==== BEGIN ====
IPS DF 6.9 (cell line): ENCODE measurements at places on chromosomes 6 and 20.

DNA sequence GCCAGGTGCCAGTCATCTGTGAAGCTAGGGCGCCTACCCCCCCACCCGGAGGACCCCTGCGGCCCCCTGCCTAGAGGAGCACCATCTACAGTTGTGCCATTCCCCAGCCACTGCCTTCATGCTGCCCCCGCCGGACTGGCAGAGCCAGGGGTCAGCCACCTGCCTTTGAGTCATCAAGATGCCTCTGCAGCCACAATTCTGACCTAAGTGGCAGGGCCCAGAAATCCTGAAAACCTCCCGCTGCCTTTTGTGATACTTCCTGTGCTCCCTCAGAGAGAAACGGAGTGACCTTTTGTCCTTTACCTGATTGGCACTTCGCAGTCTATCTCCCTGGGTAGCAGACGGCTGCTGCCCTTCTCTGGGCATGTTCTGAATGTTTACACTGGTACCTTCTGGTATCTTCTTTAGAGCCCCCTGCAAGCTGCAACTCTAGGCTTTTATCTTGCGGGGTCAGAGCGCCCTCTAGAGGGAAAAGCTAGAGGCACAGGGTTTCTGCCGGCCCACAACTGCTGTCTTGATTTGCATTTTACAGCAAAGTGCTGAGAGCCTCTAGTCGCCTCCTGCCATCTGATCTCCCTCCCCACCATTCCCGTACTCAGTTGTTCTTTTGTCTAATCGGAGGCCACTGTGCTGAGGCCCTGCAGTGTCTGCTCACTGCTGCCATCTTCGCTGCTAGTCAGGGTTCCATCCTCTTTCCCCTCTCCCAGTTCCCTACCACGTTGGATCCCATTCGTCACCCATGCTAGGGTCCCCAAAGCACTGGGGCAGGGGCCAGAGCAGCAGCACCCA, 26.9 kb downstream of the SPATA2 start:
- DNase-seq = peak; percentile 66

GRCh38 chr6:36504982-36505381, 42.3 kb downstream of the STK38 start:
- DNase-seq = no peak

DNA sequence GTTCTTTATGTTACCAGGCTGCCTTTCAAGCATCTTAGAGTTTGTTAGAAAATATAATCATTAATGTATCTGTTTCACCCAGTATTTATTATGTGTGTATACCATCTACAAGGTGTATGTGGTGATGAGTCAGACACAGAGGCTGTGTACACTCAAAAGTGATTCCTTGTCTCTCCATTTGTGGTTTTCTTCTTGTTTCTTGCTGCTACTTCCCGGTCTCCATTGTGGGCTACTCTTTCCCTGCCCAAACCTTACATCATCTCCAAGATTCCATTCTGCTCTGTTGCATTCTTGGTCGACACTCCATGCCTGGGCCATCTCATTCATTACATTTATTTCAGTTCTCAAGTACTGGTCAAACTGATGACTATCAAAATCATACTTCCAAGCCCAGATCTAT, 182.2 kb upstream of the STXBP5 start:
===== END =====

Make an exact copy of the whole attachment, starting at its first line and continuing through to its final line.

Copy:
IPS DF 6.9 (cell line): ENCODE measurements at places on chromosomes 6 and 20.

DNA sequence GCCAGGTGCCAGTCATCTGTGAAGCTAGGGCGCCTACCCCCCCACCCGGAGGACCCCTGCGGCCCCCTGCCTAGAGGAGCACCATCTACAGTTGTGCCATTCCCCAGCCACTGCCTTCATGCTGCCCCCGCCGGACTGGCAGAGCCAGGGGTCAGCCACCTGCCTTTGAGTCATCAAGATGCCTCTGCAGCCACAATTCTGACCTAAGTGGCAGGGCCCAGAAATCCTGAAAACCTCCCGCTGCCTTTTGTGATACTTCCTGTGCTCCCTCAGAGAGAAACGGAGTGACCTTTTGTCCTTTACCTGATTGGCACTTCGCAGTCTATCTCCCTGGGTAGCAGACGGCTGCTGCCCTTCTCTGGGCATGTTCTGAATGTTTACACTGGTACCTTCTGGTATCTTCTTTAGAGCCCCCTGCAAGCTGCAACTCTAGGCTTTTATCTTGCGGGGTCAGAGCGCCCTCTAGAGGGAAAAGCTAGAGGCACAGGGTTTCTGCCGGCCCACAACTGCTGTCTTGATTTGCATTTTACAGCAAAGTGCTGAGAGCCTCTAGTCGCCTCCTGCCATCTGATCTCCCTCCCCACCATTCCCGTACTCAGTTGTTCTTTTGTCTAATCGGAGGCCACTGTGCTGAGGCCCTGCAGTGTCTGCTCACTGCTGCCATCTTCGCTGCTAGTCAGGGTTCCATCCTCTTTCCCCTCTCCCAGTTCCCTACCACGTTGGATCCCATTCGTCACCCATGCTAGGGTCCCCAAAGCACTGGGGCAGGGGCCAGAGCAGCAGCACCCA, 26.9 kb downstream of the SPATA2 start:
- DNase-seq = peak; percentile 66

GRCh38 chr6:36504982-36505381, 42.3 kb downstream of the STK38 start:
- DNase-seq = no peak

DNA sequence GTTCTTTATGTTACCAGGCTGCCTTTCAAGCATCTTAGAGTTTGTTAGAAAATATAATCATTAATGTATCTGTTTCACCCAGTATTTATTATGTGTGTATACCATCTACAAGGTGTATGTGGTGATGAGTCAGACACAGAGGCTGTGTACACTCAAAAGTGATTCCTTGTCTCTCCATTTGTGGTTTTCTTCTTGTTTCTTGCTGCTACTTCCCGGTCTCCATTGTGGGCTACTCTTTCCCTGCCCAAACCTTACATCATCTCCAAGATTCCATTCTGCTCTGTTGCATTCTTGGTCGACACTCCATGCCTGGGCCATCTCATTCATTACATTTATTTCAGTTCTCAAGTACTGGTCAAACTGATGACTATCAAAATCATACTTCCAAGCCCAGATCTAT, 182.2 kb upstream of the STXBP5 start: